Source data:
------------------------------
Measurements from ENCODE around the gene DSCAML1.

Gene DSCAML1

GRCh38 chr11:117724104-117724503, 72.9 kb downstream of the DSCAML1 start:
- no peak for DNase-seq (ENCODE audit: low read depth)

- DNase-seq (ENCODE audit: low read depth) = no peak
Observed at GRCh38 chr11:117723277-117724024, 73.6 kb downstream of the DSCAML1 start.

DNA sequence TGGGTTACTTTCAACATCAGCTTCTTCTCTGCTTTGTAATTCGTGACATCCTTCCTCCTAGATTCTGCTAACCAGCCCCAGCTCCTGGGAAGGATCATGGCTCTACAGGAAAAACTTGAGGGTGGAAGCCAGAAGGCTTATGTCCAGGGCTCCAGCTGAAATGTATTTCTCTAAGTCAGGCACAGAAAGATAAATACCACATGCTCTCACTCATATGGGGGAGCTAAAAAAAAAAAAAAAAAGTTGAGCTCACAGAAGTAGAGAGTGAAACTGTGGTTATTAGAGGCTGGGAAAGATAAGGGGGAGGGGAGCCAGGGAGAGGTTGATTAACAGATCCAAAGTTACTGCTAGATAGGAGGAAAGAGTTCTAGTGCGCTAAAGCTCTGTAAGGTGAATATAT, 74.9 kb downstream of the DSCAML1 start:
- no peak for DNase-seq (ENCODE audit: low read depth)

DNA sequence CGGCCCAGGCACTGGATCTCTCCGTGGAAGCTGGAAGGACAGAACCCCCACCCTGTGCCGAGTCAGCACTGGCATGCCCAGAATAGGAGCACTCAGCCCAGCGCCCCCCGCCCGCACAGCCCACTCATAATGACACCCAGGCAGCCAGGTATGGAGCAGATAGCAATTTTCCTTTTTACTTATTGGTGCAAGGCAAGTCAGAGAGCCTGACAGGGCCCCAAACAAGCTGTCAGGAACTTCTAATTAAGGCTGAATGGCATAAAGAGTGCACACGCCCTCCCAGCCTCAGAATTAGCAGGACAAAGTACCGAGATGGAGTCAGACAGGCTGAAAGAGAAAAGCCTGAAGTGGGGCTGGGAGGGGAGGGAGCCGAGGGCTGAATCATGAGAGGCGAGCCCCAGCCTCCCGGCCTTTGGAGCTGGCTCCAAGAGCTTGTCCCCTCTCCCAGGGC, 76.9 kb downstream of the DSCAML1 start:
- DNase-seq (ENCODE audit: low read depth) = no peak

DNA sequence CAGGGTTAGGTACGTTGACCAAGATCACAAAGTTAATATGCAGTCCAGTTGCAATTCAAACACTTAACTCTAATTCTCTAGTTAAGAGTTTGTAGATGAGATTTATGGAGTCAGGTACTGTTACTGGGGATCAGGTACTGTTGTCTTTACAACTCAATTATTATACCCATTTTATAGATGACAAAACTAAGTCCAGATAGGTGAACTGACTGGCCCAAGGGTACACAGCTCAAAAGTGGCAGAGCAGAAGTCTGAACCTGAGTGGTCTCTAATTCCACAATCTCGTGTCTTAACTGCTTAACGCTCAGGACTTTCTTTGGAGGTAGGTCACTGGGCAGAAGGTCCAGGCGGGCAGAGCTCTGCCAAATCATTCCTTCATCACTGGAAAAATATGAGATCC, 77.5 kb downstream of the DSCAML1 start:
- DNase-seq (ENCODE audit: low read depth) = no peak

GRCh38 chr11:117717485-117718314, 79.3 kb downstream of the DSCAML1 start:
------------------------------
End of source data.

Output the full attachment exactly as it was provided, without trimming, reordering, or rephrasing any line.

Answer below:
Measurements from ENCODE around the gene DSCAML1.

Gene DSCAML1

GRCh38 chr11:117724104-117724503, 72.9 kb downstream of the DSCAML1 start:
- no peak for DNase-seq (ENCODE audit: low read depth)

- DNase-seq (ENCODE audit: low read depth) = no peak
Observed at GRCh38 chr11:117723277-117724024, 73.6 kb downstream of the DSCAML1 start.

DNA sequence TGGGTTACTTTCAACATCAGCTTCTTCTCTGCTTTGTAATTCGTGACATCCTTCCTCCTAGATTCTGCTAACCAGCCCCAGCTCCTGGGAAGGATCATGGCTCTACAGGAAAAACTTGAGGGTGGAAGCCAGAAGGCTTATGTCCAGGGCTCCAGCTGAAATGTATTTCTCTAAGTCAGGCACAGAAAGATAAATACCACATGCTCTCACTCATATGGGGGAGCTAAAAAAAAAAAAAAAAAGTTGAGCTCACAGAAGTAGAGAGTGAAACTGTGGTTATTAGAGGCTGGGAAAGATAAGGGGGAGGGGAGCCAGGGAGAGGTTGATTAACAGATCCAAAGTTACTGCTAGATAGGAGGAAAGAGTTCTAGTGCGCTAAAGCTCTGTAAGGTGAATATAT, 74.9 kb downstream of the DSCAML1 start:
- no peak for DNase-seq (ENCODE audit: low read depth)

DNA sequence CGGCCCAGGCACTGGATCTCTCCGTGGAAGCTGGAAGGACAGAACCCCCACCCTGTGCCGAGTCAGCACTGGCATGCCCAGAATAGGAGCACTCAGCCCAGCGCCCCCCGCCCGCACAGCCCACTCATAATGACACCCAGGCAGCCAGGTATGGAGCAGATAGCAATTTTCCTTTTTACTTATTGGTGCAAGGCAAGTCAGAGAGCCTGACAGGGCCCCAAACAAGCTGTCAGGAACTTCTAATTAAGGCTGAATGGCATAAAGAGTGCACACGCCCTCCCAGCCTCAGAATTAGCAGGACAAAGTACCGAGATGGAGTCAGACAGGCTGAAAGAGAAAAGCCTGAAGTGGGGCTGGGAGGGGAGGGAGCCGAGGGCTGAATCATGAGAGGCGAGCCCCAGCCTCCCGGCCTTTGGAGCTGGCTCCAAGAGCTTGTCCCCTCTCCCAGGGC, 76.9 kb downstream of the DSCAML1 start:
- DNase-seq (ENCODE audit: low read depth) = no peak

DNA sequence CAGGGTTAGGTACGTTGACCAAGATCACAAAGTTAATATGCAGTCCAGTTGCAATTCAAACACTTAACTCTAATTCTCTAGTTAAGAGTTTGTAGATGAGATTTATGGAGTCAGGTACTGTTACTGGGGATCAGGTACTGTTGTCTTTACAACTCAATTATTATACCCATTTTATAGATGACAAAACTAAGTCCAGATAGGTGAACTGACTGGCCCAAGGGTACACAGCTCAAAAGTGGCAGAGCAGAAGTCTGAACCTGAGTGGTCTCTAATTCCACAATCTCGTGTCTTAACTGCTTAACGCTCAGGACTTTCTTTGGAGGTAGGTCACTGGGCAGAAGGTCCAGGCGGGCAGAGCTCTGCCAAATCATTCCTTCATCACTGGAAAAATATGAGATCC, 77.5 kb downstream of the DSCAML1 start:
- DNase-seq (ENCODE audit: low read depth) = no peak

GRCh38 chr11:117717485-117718314, 79.3 kb downstream of the DSCAML1 start: